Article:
Date: 17 March 2023 Author: Dávid T. Nagy, supervisor: Liliana Śmiech

An Insider of Visegrad Four: Is the nuclear energy good for the Economy of Poland?

Electricity began its conquering journey after the 1881 Paris World Expo, when the exhibited light bulb impressed the audience. Since then, various methods have been tried to meet the continuously growing demand for electricity.

SOURCE: Wikimedia Commons/Morgre

In addition to the coal-fired power plants that emit a lot of harmful substances , experiments have begun to use nuclear energy for peaceful purposes, as they have realized that heat energy is released from the reactor’s chain reaction, which can be used to generate electricity. The first nuclear reactor was launched on December 2, 1942, which only operated for a few minutes, but it proved the theories related to energy release. More than 10 years later, on June 24, 1954, the world’s first nuclear power plant was connected to the Soviet electricity grid in the city of Obninsk, 100 km from Moscow, which was already able to generate energy with increased capacity.

In the era of globalization, people tend to forget how much national economies depend on each other. The energy crisis caused by the Russian-Ukrainian war has caused supply problems in several countries, as Russia is Europe’s largest exporter of oil and natural gas. In hopes of ensuring future energy stability, Poland has prepared plans for building multiple nuclear power plants. Their goal is to continuously ensure local energy supply, thereby reducing the impact of the global gas price on the Polish economy and taking a step closer to energy independence.

To understand the reason for this decision, we need to take a closer look at Poland’s energy mix. We can see that the vast majority of energy is still produced by coal-fired power plants, using both black and brown coal. It’s important to mention that since becoming a member of the European Union, Poland has made significant progress in reducing harmful carbon dioxide emissions, but there is still room for improvement. Over the past 19 years, they have reduced coal-fired power generation by more than 23% and have turned towards alternative solutions.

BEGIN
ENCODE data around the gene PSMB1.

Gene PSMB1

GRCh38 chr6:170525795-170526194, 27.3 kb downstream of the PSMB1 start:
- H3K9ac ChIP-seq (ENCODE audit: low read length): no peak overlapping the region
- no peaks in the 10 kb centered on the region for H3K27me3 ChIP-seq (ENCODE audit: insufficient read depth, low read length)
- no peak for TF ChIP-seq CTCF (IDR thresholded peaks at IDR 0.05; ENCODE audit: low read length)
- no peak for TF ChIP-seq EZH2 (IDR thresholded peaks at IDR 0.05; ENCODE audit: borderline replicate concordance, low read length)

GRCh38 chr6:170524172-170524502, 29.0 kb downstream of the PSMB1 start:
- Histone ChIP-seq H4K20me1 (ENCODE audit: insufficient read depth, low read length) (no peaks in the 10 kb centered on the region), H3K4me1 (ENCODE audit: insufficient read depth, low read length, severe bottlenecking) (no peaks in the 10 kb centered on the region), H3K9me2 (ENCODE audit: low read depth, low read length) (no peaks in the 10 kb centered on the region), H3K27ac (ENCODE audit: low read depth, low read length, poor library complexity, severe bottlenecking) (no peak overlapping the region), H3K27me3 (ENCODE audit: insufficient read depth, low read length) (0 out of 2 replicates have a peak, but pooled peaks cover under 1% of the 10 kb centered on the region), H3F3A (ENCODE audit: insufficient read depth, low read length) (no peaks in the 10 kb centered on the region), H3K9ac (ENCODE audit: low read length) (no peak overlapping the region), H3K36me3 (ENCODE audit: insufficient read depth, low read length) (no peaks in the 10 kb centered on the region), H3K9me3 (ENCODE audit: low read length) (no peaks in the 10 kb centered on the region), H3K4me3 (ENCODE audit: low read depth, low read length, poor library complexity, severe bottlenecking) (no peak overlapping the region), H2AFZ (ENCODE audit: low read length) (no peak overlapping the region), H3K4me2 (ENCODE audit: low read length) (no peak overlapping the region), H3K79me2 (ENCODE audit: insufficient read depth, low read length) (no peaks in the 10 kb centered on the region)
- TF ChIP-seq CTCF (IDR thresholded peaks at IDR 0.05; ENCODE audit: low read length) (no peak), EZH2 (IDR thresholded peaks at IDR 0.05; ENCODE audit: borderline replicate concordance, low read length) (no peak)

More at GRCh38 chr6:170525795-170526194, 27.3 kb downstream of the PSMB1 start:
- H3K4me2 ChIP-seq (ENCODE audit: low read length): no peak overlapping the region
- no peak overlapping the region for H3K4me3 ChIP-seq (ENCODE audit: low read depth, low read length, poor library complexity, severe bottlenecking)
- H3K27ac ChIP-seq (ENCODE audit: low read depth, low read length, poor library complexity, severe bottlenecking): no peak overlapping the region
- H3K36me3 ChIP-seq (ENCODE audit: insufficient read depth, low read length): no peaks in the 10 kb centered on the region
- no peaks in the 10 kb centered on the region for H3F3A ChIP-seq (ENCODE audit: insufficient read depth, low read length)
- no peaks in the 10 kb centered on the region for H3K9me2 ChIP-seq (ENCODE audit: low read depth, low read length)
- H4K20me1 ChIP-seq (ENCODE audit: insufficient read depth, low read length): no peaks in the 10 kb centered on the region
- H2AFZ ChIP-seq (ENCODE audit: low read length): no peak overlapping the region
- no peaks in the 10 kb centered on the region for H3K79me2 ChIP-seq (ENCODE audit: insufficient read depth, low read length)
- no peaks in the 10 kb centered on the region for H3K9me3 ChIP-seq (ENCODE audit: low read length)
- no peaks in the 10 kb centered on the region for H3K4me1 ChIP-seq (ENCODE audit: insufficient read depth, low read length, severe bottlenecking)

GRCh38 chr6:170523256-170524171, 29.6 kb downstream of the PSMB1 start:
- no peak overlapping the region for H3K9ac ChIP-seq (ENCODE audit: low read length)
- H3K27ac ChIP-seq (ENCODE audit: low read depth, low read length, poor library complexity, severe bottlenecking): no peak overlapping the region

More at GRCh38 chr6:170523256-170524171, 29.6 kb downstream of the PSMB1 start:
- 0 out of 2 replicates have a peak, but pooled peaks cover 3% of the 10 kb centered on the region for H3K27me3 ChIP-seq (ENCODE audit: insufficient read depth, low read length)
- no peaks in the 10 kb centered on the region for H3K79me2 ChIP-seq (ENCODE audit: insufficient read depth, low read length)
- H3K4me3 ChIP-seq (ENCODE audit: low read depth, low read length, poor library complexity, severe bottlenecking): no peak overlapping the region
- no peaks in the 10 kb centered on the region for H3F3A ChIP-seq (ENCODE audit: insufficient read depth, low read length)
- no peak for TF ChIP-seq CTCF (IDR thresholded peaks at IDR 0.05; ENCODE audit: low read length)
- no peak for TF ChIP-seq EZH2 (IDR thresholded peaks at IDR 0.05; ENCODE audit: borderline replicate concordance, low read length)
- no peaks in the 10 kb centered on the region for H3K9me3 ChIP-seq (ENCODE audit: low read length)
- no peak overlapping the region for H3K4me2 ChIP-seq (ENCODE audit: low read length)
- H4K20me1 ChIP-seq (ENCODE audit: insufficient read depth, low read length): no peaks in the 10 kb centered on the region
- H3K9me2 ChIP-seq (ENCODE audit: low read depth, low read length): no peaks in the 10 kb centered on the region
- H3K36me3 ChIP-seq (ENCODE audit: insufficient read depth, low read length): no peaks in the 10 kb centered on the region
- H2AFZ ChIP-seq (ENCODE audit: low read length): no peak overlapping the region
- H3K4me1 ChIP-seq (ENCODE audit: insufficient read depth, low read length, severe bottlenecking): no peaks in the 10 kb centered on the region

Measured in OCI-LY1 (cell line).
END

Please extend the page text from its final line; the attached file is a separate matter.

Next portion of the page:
Today, renewable sources provide about 20% of Poland’s energy supply. For example, wind power covers 10% of energy consumption, bioenergy covers a total of 4.33%, within which the biogas process accounts for 1% of the energy mix. It may sound like a small amount, but looking at it from a different perspective, we learn that it was able to cover the total annual energy consumption of households in Warsaw.

The raw materials for this process are animal manure, agricultural crops, food industry by-products, and suitable municipal waste. Its potential uses include the production of hot water in biogas-fired boilers, combined heat and power generation, and the production of biomethane of natural gas quality, which can later be fed into the gas supply if it meets certain parameters. Experts say that Poland has high potential to multiply the amount of energy produced from biogas, and future facilities will mostly be installed in agricultural zones. Additionally, although to a small extent (4.47%), solar panels also contribute to Poland’s efforts towards green energy.

Reviewing the energy portfolio, we can see that it does not include nuclear energy, as Poland does not yet have a nuclear power plant. It is the only V4 country that has not relied on this type of energy source. Nuclear energy is a significant element of the energy structure in 13 of the European Union’s 27 member states, which accounted for 25% of all energy produced in the EU in 2020.